Are recording artists being cheated out of royalties when their songs are played on the radio—or does radio airplay constitute priceless promotion for the artist? That’s the question behind attempts to pass legislation that would charge broadcasters performance fees for every song they play.
At NRB, opposing performance taxes on broadcasters is a key advocacy priority. NRB supports the Local Radio Freedom Act (LRFA), which declares that Congress should not impose any new performance fee, tax, royalty, or other charge relating to the public performance of sound recordings on a local radio station, for broadcasting sound recordings over-the-air, or in any business for such public performance of sound recordings. The 2021 version of the bill was introduced by Reps. Kathy Castor (D-FL) and Steve Womack (R-AR) in the House, and Sens. John Barrasso (R-WY) and Martin Heinrich (D-NM) in the Senate, on May 4, 2021.
On November 19, 2021, three additional members of Congress supported the LRFA as co-sponsors: Rep. Bill Huizenga (R-MI), Rep. Mary Miller (R-IL), and Rep. Austin Scott (R-GA). The bill now has the bipartisan support of 200 House members and 23 senators.
Free radio airplay boosts artists’ recognition and sales. However, advertisers, sponsors, and program syndicators pay for placement on radio because of the substantive benefits they receive from over-the-air (OTA) carriage. The demonstrable value of radio airtime is ignored by many advocates of OTA performance taxes. National Association of Broadcasters (NAB) notes that “In truth the record labels would get at least 50 percent of the proceeds from a fee imposed on local radio.” In an economic environment where many broadcasters are struggling financially, it would be detrimental to the industry to impose yet another cumbersome fee on broadcasters.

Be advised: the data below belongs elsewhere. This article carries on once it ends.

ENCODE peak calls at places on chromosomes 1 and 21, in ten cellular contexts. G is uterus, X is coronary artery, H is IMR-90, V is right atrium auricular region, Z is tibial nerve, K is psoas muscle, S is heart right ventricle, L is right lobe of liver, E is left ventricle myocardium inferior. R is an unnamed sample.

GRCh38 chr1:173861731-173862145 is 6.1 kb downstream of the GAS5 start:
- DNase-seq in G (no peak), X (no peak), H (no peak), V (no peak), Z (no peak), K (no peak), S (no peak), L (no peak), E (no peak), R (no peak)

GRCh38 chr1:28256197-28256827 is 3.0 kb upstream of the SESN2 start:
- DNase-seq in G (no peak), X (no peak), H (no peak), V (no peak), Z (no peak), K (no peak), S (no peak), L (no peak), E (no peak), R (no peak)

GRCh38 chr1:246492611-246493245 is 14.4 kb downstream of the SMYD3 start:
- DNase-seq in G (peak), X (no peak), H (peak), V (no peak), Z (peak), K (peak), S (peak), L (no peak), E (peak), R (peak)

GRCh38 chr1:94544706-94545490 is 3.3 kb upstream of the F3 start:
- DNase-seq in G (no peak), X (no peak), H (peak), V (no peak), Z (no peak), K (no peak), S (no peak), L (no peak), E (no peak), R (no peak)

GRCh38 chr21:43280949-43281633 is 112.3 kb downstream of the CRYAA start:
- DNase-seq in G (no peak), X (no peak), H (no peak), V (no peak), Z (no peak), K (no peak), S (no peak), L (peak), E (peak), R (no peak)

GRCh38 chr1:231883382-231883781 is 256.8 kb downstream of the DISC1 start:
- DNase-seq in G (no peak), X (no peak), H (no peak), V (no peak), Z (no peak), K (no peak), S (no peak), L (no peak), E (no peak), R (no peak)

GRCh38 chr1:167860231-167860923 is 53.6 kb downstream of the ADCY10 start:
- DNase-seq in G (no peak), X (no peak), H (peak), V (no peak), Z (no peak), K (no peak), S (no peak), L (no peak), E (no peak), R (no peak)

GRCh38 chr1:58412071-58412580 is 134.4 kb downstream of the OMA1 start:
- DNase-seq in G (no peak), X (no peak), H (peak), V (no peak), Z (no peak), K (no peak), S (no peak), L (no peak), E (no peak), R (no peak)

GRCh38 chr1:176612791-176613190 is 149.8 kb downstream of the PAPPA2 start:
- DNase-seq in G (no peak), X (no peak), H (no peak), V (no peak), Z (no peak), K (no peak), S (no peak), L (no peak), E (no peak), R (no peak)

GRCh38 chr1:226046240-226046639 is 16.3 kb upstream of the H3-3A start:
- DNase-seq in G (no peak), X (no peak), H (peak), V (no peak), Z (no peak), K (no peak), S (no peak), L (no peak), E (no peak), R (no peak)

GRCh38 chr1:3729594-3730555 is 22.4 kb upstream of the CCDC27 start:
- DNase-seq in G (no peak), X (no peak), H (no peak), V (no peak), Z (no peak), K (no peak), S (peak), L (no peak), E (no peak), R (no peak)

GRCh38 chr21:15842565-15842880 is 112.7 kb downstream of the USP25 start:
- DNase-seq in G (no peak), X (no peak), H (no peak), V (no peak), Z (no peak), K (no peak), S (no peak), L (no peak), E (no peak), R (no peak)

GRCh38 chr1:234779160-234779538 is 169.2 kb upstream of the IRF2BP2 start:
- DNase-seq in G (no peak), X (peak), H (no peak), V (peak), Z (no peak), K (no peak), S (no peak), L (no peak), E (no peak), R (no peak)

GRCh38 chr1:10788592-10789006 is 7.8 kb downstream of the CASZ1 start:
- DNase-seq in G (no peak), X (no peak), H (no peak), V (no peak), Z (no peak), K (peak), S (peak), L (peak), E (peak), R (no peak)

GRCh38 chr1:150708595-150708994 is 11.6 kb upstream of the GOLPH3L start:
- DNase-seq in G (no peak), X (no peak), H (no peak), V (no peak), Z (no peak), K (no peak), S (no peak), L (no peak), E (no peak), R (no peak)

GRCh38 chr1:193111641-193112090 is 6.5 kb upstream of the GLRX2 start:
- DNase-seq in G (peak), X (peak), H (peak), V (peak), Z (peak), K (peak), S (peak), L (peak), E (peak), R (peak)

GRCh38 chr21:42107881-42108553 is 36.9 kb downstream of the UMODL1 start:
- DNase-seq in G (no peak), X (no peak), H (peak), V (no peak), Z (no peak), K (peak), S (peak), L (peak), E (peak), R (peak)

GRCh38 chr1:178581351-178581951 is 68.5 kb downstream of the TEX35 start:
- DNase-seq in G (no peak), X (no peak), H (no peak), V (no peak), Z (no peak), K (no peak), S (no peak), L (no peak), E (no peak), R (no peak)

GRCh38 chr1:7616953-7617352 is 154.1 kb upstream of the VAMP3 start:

The 2021 LRFA competes with the American Music Fairness Act (AMFA), introduced June 24, 2021, by Rep. Ted Deutch (D-FL) and Rep. Darrell Issa (R-CA), who have co-sponsored previous performance royalties legislation by Sens. Jerry Nadler (D-NY) and Marsha Blackburn (R-TN). AMFA attempts to improve on the Fair Play Fair Pay Act by “protecting” small, local radio stations from paying artist royalties—but the proposed “exemption” still involves exacting hundreds of dollars a year from small, local broadcasters. Twenty-six House cosponsors had signed on to the AMFA as of this writing, and no companion bill has yet been introduced in the Senate.
NRB’s past actions on this issue included sending letters last year to all members of the House and Senate who had not signed on to the LRFA, encouraging them to protect local radio stations that play music as part of their programming from having to pay new performance royalties that would cripple, and in some cases decimate, the ability of such radio stations to continue operations. NRB also partnered with NAB to express support for the LRFA and sent a renewed letter of support to 176 House members and 21 senators in 2021.